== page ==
While DC motors are applied mostly in special applications, knowing how to properly connect them is important to their required performance.

You're about to connect a newly repaired or purchased DC motor on your industrial vertical boring machine or planer. What should you know about the motor's leads? What do the lead designations mean? How do you determine the correct direction of rotation?

Let's walk through some basics and discuss the answers to these questions.

DC motor connections

There are many ways in which a DC compound motor can be connected. One such connection is called a short shunt connection. As shown in Fig. 1A, the shunt field spans only the armature. With the motor short shunt connected, the shunt field is added to the series field current, resulting in the motor having stronger torque characteristics.

Another connection is when the shunt field spans both the armature and the series field, as shown in Fig. 1B. This is called a long shunt connection and permits the motor to have better speed regulation.

Suppose we make the motor lead connections, as shown in Fig. 2A, so that the series field magnetism strengthens the magnetism produced by the shunt field. The motor then becomes what is known as a cumulative compound motor.

If we reverse the above connection so that the magnetism of the series field opposes or weakens the magnetism of the shunt field, as shown in Fig. 2B, the motor then becomes what is known as a differential compound motor.

While a differential compound motor provides a more constant speed at all loads, it's somewhat unstable. Therefore, most applications use cumulative compound motors.

DC motor terminal identification

DC motor terminal leads are labeled for easy identification in the motor's terminal box. For example, leads labeled "A1" and "A2" are connected to the armature through the motor's brushes; leads labeled "S1" and "S2" are the ends of the series field; and leads labeled "F1" and "F2" are the ends of the shunt field.

When interpoles are present, these windings will have their leads brought out to the terminal box and labeled "C1" and "C2," or "S3" and "S4." In fact, most machines designed to be used as motors or generators will have these leads readily accessible.

Determining direction of rotation

You can find out the direction of rotation of a DC motor by facing its commutator end, which usually is the back or rear of the motor, and noting the lead designation. Let's suppose you have a series motor, as shown in Fig. 3 (on page 36). If its windings are labeled in a standard manner, you can reverse the direction by simply reversing the armature leads. The same can be done with a shunt motor, as shown in Fig. 4 (on page 36), and a compound motor, as shown in Fig 5 (on page 36).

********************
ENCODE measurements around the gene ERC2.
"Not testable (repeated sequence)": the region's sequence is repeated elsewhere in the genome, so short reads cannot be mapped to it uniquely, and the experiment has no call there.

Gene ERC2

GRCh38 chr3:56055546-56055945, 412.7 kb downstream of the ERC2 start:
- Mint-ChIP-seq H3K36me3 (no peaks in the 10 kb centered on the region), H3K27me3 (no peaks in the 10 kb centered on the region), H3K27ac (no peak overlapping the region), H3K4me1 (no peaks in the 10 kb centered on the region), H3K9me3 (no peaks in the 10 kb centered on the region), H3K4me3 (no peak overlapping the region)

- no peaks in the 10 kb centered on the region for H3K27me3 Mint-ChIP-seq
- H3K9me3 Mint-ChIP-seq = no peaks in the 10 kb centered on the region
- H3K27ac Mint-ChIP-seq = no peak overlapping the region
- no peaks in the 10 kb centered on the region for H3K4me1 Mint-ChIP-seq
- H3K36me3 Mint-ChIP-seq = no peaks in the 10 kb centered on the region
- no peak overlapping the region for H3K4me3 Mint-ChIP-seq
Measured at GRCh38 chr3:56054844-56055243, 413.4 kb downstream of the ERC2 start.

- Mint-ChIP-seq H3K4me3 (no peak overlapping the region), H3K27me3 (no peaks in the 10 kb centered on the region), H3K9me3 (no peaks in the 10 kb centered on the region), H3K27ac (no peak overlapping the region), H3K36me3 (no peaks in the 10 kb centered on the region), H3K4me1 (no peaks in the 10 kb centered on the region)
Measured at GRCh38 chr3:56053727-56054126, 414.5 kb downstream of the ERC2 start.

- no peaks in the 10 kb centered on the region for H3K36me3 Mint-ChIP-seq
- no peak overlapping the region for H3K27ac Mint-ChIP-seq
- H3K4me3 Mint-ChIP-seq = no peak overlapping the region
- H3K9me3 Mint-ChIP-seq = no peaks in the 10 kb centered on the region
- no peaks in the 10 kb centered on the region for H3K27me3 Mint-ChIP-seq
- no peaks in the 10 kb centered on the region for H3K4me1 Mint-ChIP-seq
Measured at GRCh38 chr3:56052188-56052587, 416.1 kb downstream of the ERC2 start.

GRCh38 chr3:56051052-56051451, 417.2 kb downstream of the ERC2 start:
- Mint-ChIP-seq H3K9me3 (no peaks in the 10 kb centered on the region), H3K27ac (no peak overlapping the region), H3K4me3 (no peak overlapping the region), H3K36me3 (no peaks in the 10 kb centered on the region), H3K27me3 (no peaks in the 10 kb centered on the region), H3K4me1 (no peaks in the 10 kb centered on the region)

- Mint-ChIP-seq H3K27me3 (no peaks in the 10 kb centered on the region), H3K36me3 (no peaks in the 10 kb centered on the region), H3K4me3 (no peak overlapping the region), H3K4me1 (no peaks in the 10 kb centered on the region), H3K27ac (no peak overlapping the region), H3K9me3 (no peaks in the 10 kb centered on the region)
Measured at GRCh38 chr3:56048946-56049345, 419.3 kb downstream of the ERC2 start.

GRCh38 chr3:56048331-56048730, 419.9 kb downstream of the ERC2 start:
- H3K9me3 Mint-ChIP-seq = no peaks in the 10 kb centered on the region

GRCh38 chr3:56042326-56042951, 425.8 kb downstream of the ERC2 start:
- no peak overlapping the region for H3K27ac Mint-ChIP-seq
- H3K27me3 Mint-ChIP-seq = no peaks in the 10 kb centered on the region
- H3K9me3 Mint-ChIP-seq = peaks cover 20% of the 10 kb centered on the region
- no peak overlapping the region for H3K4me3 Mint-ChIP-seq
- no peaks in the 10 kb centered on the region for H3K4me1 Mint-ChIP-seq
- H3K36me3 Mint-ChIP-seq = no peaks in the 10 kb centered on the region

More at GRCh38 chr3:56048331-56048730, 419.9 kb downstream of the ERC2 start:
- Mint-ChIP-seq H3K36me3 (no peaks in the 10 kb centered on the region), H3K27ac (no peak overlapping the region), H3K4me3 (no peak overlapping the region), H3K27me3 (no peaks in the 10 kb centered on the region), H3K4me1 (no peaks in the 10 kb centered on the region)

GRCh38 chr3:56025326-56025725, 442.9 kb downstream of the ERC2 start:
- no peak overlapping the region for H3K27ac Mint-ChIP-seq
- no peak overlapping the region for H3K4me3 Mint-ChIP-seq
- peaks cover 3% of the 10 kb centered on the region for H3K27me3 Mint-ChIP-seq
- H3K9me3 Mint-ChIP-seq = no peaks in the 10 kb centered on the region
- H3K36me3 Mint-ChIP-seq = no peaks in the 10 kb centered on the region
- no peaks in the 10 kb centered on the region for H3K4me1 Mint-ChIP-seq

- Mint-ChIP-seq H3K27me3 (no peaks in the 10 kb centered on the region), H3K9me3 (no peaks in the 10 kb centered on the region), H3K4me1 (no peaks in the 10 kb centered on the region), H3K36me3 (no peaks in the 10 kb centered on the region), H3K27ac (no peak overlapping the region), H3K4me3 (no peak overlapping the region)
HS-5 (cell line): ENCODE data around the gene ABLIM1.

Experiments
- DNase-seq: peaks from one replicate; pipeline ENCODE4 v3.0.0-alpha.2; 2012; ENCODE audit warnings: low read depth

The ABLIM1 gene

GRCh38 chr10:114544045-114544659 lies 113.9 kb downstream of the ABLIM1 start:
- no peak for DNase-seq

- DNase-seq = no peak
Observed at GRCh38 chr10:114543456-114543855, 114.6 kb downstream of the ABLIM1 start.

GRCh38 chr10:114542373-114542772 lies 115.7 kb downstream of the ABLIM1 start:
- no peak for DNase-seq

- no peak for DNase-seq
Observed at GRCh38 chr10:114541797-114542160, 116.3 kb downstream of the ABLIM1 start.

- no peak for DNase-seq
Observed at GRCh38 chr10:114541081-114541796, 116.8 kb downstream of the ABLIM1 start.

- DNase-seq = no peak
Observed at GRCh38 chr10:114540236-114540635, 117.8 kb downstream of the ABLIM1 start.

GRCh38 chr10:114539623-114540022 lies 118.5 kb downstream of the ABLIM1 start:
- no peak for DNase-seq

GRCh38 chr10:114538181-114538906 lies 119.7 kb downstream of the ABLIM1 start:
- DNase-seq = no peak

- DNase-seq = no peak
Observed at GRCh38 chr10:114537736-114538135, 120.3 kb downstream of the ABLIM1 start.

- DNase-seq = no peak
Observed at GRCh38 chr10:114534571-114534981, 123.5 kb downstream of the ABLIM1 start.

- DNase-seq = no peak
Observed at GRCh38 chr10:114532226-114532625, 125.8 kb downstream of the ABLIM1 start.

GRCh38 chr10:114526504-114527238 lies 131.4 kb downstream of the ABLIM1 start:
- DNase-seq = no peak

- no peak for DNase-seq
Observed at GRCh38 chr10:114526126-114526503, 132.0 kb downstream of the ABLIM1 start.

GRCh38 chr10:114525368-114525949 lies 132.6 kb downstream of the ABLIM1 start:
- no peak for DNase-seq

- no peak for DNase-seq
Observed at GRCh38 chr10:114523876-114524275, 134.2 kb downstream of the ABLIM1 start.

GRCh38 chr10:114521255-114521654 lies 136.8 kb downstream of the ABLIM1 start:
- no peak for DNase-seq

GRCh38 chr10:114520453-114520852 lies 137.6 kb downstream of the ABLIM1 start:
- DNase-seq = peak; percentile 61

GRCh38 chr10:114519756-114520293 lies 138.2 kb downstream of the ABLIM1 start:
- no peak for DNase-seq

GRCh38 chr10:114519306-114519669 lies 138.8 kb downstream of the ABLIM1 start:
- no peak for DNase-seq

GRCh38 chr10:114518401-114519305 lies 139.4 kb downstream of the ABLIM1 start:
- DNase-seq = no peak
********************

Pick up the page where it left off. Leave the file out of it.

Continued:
You also can reverse direction by reversing field leads; however, you run the risk of changing a cumulative compound motor, which is inherently stable, into a differential compound motor, which is somewhat unstable.


A rotating armature and stationary field are the major components of a DC compound motor. The armature has a winding that connects to a rotating commutator. Riding on this commutator are carbon brushes. The stationary field serves as the housing or frame.

A compound wound motor has two separate field windings: A shunt winding, which is wound with smaller wire and has thousands of turns, and a series winding, which is wound with large wire and only has a few turns. These field windings, or coils, are placed on pole pieces that are attached to the motor's frame.

Parts of the series and shunt field windings are wound on each pole piece, with each winding made in opposite clockwise and counterclockwise directions. (All DC compound motors have an even number of poles; smaller motor sizes usually have two or four poles while larger sizes have a larger number of poles.) Thus, each pole piece is alternately magnetized north and south. The two ends each of the shunt and series windings are brought out to the motor terminal box.

Commutating poles, or interpoles, are small pole pieces placed midway between the main pole pieces. They are permanently connected in series with the armature brushes and considered part of the armature circuit. Interpoles also are wound clockwise/counterclockwise alternately and counteract field magnetism distortion caused by the rotation of the heavily magnetized armature in the field flux. Thus, brush sparking or arcing is eliminated.